The Boundaries of Taft-Hartley: Hospital Nurses’ Work Control in the 1970s and the Politics of Workplace Distinction

Pablo Gaston, University of Michigan

This paper examines the formation workplace boundaries. Sociologists increasingly see boundary-making processes as political, rooted in institutions and state processes. Most conceptualizations of how politics shape the boundaries between workers thus center on state power and on elite political projects—state actors, employers, and leaders of formal associations. This article argues that workers and their organizations actively shape boundaries, particularly where they attempt to assert control over their work. Building on theories of class formation and professional projects, I argue that boundaries are shaped by boundary projects that are rooted in ground-level strategies for work control. I address these questions through a historical investigation of a period of conflict over worker boundaries. In 1974, amendments to the NLRA expanded its purview to cover the employees of non-profit hospitals. Where collective bargaining existed in hospitals, the established occupational boundaries reflected the unique workplace structure of the hospital, and the cultural traditions of professionalism. Among Registered Nurses, the dominant gendered professionalization project erected vertical boundaries, demarcating nursing from other occupations and incorporating a cross-class coalition of women. The 1974 reforms thrust that structure onto a collision course with the boundary conceptualizations established under the law, premised on horizontal boundaries separating supervisors and employees. According to dominant institutional theories, this policy change should have produced two effects: first, it should have brought nurses’ boundary conceptualizations into alignment with the horizontal boundaries privileged under the law. Second, it should have constituted an opportunity for mobilization and growth for advocates of collective bargaining in the 1970s. This paper shows that these expected outcomes were stymied by political rupture within organized nursing, rooted in nurses’ persistent, gendered boundary projects. This case shows how boundary conceptualizations were driven by local struggles for work control, between factions of nurses and between associations and employers.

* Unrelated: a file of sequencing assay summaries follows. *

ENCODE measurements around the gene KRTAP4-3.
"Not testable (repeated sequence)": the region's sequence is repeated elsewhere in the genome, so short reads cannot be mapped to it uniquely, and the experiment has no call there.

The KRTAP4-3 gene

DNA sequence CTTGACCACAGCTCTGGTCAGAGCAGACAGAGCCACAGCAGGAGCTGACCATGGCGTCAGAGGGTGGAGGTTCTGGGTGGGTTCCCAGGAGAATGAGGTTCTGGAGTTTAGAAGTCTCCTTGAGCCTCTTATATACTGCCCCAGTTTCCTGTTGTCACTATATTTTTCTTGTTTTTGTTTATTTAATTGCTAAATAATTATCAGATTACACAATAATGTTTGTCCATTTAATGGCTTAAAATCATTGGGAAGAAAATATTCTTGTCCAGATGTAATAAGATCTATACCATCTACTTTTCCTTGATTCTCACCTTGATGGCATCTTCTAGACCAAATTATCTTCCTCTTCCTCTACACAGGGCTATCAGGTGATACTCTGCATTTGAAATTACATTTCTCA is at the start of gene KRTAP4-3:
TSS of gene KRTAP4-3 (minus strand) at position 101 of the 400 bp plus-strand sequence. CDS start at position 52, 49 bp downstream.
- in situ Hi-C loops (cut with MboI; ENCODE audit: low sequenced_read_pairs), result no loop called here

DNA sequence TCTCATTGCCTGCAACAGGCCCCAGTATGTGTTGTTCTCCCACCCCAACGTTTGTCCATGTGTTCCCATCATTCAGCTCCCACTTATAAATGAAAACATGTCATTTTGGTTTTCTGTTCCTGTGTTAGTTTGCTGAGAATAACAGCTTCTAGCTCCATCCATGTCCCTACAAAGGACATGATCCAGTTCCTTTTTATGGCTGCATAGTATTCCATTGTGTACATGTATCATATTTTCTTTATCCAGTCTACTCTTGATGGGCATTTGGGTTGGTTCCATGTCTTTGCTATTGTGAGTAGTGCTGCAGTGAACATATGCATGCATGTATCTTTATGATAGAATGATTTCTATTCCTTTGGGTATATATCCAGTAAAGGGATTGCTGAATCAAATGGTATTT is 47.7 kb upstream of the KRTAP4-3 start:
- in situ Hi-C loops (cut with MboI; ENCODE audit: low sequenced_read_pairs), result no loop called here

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 Presented in Session 171. Labor and the Law